Paul found God on the road to Damascus. Columbus discovered America on his 32nd day at sea. Now, after decades in public life, Hillary Clinton has gone and found herself among the voters of New Hampshire.
It was a genuine Sally Fields moment -- of the star connecting to her fans. "I listened to you," Clinton said in her victory speech, "and I found my own voice."
Desperate to find transcendent meaning in the momentary political preference of a couple of hundred thousand New Hampsherites, pundits almost unanimously embraced the conclusion that what Americans wanted in their commander in chief was a human, preferably one who acted genuinely, authentically human.
It didn't take much really -- misty eyes and an expression of frustration. But that was enough, apparently, to prove to a sufficient number of voters that Clinton was indeed not just a real human but a real female human.
"This is her essential self," crowed one of her biographers, Carl Bernstein, on CNN, as if the candidate had finally dug deep enough to strike something real. "Hillary is being more like Hillary," said NBC's David Gregory. And they all agreed that being herself made her seem more "human." What a brilliant campaign strategy!
But not everyone would have predicted that Clinton's emotional moment would play so well. On the very day Clinton allowed her feelings to seep through her famously controlled exterior, iconic feminist Gloria Steinem argued in a New York Times Op-Ed article that Clinton could never employ Barack Obama's moving public style "without being considered too emotional." Leave it to Clinton to prove her wrong.
The "politics of authenticity" mean different things at different times. In the late 1960s and 1970s, for white men, it meant being earthy and organic in a phony, establishmentarian world. For minorities and women, it meant having to fit into a narrowly drawn political definition of group membership. Traces of that thinking still linger. You'll still hear murmurs about whether this or that candidate is black or Latino enough. And don't forget that time Steinem called Republican Sen. Kay Bailey Hutchison a "female impersonator" because the Texas lawmaker wasn't a strong supporter of abortion rights.
For years, some feminists held that politics defined the boundaries of authentic womanhood, and women in general have been convinced that to wield corporate power, they have to obscure most attributes we commonly associate with femininity.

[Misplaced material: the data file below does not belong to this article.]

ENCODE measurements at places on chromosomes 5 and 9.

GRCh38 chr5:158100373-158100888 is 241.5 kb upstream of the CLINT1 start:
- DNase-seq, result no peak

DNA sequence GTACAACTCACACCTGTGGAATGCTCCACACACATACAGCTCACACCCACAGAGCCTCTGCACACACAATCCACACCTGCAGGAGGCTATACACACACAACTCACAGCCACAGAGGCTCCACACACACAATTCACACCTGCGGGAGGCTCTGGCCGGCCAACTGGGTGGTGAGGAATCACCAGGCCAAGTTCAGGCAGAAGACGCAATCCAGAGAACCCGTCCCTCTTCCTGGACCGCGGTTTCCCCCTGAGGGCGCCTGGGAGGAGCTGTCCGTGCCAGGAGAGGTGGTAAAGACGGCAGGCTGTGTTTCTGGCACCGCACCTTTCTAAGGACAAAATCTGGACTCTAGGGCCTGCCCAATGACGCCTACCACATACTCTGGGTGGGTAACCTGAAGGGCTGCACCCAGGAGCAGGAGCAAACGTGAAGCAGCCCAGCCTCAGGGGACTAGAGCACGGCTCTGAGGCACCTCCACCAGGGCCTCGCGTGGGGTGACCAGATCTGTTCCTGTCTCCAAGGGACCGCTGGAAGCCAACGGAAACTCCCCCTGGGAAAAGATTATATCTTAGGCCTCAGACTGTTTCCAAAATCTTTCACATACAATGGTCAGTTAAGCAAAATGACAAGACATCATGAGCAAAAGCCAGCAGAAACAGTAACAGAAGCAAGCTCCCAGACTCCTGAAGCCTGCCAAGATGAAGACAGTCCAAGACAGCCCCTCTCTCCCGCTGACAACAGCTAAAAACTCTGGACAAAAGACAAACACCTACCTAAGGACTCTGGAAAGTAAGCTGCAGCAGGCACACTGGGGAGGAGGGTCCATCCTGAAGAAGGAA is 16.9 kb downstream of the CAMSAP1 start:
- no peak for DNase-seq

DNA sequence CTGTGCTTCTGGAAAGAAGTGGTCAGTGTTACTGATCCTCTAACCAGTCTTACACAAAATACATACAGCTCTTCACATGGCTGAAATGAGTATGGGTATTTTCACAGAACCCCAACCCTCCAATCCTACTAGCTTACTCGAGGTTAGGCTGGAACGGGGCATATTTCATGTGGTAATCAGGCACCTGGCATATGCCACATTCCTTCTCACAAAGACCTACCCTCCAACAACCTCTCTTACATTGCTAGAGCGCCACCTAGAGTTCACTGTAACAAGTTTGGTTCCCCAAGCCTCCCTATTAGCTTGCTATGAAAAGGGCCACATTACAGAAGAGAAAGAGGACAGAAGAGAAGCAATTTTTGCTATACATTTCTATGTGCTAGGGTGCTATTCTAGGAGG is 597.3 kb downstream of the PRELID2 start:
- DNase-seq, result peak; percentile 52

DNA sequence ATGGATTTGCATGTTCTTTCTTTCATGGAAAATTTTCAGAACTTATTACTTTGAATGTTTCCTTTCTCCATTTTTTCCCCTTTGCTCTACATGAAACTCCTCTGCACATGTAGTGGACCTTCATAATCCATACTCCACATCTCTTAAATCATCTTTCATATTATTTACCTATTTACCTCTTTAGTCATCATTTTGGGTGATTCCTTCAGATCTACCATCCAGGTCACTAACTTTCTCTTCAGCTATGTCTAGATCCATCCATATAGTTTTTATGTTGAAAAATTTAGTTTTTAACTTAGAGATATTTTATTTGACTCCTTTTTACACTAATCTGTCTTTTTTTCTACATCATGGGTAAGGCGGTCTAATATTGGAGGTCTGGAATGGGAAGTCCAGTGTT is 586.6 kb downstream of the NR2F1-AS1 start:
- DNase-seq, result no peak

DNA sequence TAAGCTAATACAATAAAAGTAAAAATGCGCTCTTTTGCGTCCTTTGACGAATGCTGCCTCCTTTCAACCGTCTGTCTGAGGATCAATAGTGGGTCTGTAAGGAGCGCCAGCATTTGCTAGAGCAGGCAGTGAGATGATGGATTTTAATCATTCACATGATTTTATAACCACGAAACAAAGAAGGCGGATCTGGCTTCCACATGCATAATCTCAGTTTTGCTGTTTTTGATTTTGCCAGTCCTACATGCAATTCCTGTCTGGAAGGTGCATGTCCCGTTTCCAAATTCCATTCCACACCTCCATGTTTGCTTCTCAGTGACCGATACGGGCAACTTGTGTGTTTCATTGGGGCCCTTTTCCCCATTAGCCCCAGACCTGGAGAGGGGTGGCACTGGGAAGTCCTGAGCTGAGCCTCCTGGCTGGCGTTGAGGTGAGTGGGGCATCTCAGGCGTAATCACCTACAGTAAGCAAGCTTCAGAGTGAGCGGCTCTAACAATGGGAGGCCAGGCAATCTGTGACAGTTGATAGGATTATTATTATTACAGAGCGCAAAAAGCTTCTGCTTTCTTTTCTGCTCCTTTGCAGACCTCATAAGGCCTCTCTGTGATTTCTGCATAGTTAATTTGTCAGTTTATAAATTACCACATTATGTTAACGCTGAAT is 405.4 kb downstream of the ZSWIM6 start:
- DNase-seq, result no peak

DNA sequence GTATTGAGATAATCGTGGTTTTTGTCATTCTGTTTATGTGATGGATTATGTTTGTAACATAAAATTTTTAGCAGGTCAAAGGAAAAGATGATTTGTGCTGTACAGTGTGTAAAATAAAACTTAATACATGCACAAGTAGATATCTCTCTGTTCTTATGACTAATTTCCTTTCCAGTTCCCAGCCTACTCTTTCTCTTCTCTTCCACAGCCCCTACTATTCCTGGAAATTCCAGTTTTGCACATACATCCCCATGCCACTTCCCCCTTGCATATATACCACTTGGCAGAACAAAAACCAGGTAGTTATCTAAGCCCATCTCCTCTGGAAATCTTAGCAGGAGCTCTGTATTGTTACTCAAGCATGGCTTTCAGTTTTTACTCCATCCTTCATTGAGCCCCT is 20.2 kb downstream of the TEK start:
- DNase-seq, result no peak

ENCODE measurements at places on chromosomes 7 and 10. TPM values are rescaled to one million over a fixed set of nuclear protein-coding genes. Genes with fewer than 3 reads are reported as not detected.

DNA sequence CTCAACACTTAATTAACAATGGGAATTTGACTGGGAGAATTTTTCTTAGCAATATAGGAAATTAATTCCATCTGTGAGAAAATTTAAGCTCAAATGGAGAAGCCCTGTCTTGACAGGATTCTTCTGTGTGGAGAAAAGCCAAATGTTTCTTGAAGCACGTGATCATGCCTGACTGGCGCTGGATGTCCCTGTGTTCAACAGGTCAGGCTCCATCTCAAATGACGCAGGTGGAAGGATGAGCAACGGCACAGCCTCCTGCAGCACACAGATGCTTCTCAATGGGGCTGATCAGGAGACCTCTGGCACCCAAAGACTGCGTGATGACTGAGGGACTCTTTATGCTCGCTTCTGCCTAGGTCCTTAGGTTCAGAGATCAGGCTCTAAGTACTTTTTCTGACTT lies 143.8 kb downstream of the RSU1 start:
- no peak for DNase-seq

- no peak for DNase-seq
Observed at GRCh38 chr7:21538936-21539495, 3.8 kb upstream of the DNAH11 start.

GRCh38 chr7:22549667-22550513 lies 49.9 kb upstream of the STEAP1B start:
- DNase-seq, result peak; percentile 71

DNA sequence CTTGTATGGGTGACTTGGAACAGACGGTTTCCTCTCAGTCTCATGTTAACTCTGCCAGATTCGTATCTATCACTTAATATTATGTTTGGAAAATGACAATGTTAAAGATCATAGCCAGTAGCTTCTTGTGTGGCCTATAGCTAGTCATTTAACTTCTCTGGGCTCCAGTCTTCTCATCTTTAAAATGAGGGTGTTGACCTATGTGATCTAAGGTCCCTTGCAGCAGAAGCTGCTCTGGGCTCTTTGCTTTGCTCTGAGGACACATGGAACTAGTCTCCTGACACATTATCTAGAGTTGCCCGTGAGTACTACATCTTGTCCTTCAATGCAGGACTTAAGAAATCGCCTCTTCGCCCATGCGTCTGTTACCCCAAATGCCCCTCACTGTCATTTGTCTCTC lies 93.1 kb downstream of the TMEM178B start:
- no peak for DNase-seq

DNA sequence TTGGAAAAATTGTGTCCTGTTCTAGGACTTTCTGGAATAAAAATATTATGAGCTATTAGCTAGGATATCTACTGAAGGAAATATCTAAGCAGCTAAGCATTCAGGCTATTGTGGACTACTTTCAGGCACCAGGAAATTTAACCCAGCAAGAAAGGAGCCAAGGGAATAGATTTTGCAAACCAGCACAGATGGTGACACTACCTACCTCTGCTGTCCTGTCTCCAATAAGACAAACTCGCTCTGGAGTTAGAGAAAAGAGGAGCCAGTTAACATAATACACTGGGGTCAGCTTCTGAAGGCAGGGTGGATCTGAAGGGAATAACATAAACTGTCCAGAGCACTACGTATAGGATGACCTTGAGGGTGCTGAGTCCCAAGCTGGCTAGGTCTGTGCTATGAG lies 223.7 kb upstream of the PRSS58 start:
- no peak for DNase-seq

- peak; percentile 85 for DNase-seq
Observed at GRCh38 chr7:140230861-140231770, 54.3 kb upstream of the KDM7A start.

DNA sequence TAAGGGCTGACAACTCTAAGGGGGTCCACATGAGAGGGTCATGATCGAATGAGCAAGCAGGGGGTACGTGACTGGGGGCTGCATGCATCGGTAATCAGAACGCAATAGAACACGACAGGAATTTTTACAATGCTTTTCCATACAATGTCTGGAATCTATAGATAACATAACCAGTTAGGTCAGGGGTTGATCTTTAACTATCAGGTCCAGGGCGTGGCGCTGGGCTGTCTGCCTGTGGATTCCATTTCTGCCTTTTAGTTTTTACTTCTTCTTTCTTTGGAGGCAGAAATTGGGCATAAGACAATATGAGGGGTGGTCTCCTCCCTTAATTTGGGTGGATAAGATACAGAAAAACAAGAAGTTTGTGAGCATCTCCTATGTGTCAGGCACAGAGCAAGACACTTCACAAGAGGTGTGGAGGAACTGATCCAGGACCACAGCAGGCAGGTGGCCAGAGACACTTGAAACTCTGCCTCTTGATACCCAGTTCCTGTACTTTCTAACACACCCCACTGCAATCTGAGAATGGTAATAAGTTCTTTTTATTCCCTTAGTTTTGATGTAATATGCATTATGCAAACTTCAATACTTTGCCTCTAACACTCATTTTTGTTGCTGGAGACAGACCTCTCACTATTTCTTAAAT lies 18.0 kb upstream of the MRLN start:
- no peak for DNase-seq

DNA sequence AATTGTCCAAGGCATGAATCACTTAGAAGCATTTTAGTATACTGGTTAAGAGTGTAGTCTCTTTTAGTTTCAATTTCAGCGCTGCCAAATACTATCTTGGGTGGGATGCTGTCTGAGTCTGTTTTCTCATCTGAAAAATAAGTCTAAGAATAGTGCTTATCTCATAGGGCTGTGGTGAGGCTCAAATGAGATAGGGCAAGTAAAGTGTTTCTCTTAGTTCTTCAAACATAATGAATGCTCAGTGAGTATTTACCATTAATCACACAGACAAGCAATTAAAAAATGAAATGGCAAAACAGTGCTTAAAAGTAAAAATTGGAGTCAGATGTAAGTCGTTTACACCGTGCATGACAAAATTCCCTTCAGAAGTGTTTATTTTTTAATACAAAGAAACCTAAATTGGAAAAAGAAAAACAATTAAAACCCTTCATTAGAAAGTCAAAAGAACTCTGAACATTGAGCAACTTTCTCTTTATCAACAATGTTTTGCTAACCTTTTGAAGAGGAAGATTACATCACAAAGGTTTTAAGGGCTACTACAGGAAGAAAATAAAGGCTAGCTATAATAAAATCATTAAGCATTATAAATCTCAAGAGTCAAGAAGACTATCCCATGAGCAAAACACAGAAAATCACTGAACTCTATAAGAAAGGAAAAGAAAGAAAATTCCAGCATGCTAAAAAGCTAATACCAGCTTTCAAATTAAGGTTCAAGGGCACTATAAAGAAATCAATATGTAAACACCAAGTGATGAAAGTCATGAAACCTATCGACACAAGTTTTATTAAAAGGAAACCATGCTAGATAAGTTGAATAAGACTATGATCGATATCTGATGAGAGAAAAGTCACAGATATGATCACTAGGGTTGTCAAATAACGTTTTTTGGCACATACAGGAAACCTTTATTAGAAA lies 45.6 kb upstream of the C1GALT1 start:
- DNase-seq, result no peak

Unlike other qualities, such as honesty or kindness, it's hard to isolate objective behaviors that we can automatically associate with being authentic. We call someone honest who consistently utters the truth and doesn't steal. We characterize someone as kind if they perform acts of kindness. Authenticity, on the other hand, is generally best discerned in its absence. We like to think we know a phony when we see one (Mitt Romney perhaps?). But without any hard and fast rules about what constitutes the authentic, we generally consider it to be that which we most recognize in our own lives as being "real." We think authentic people are the ones who seem to be like us.
At the same time, however, you don't actually have to be real to be real. As the late American philosopher Robert Nozick noted, some literary characters -- Raskolnikov, Hamlet, Sherlock Holmes to name a few -- are "more real than life" because of the vividness, sharpness of detail and "integrated way in which they function toward or are tortured over a goal." It's these characters' "concentrated centers of psychological organization" that make them appear so authentic. For all their uniqueness, we recognize them as paradigms, models and epitomes. Novelists who can create hyper-realistic facsimiles of reality are called geniuses. So are campaign strategists.
It's not as if American voters aren't aware that campaigns constantly mold and position their candidates to fit the presumed desires of target audiences. An October study by the Project for Excellence in Journalism found that early in the primary contest, 63% of election stories focused on political and tactical aspects of the campaign itself, compared to 17% on the candidates' personal backgrounds, 15% on their policy proposals and 1% on their past public performance. In other words, we probably know more about the machinations and posturing of campaigners than we know about their platforms. As with reality TV, we're aware that there's little in the political theater of a presidential campaign that isn't scripted. But that doesn't seem to prevent us from believing we know these people. Manufactured authenticity is better than none at all. Remember what that female anti-hero in "Big Brother U.K." tried to warn us about a few years back? "We were manipulated into stereotypes," she said after watching the final edit of the show. "That wasn't me, it was a caricature of me. ... The power of the production is incredible. It's not real. Don't be fooled!"
But would she have said that had she won? In the meantime, no one else is complaining.Copyright © 2014, Los Angeles Times